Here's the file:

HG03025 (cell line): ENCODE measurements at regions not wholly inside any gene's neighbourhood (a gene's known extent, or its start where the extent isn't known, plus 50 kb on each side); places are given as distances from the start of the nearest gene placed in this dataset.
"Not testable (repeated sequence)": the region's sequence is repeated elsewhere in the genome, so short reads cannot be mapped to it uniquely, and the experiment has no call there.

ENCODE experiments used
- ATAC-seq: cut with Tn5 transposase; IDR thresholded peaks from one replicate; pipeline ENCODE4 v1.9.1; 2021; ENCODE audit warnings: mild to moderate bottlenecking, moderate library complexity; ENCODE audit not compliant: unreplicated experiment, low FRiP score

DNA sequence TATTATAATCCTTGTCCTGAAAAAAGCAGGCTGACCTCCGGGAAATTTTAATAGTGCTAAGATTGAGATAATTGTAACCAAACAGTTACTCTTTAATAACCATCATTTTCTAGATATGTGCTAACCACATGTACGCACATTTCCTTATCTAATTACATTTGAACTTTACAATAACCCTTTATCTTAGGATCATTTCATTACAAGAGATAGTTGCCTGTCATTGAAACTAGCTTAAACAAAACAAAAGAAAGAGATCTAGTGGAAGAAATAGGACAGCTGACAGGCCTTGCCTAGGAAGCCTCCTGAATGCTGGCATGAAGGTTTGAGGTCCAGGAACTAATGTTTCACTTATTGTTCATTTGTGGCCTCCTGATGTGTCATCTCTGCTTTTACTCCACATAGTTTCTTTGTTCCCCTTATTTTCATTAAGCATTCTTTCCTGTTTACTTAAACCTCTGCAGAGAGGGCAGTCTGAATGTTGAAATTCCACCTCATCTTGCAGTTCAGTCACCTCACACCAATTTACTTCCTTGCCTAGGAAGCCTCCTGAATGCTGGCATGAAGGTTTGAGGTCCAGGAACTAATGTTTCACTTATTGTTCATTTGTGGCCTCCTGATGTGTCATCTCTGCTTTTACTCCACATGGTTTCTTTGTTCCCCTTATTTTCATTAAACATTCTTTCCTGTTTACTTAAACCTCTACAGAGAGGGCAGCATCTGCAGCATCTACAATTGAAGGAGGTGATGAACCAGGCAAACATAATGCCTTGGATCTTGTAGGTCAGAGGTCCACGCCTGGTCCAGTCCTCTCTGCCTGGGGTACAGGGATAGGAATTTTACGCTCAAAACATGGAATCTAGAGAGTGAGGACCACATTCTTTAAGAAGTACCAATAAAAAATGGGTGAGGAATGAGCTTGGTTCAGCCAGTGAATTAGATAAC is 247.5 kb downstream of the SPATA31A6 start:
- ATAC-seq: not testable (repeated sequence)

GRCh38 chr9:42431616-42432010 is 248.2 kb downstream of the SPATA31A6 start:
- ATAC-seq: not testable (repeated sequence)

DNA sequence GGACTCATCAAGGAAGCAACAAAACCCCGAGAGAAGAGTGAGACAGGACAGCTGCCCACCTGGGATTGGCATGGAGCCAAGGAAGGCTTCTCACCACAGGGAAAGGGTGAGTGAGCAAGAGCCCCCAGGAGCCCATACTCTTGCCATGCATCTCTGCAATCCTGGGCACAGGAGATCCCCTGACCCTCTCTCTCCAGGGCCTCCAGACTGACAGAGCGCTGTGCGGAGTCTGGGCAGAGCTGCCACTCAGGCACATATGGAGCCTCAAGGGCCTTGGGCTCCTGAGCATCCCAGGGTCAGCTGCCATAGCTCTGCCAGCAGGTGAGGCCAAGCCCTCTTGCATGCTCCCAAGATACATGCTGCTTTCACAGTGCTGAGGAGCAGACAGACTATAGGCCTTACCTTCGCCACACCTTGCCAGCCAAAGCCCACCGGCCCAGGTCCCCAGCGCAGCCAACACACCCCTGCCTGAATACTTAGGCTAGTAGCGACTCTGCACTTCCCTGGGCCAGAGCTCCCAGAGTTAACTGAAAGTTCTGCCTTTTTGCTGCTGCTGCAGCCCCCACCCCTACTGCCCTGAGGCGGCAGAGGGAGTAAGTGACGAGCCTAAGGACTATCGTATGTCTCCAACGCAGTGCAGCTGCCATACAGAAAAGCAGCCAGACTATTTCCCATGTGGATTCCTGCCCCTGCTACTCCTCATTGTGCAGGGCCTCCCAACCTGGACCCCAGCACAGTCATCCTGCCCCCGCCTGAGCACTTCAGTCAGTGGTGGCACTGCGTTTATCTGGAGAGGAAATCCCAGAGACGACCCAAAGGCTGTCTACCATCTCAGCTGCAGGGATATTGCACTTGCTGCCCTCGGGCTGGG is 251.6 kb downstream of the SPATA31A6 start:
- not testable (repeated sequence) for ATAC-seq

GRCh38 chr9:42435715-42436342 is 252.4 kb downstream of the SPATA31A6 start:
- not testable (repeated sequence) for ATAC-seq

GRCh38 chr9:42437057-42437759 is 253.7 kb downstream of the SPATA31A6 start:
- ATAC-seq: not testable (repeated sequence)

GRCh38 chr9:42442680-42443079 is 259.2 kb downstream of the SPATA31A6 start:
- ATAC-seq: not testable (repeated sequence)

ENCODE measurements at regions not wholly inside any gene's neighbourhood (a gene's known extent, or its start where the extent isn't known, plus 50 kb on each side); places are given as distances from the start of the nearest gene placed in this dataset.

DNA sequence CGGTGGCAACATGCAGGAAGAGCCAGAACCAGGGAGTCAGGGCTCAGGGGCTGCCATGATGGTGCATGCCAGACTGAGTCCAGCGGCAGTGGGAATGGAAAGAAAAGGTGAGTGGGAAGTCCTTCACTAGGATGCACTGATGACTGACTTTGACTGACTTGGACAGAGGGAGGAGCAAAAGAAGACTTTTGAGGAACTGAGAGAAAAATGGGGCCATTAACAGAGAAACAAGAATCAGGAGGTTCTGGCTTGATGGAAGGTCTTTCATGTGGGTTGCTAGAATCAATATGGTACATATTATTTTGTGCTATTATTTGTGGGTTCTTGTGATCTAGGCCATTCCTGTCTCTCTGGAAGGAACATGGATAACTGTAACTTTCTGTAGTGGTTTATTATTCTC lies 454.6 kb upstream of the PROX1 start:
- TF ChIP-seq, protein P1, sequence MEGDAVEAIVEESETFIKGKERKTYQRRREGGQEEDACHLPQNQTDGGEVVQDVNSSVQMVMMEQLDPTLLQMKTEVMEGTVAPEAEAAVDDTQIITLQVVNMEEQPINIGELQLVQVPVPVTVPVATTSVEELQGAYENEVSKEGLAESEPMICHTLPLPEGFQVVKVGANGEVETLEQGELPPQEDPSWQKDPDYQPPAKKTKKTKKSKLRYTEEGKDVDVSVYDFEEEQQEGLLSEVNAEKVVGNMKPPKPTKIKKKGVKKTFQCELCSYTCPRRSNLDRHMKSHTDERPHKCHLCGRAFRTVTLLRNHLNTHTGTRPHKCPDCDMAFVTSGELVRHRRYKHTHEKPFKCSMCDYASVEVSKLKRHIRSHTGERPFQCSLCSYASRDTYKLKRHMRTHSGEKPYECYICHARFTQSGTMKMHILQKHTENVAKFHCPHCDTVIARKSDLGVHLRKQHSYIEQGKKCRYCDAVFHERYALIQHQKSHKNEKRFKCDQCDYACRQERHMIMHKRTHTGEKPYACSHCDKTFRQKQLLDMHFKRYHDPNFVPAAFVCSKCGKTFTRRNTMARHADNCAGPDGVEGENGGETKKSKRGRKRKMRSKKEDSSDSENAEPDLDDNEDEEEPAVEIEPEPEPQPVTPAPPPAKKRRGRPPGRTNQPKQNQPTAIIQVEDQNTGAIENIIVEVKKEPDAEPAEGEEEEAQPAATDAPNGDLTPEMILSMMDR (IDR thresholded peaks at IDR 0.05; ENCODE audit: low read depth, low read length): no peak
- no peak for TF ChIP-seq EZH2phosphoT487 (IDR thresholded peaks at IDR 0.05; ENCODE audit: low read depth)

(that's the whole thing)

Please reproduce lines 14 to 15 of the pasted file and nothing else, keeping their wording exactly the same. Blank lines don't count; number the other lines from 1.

- ATAC-seq: not testable (repeated sequence)

GRCh38 chr9:42442680-42443079 is 259.2 kb downstream of the SPATA31A6 start: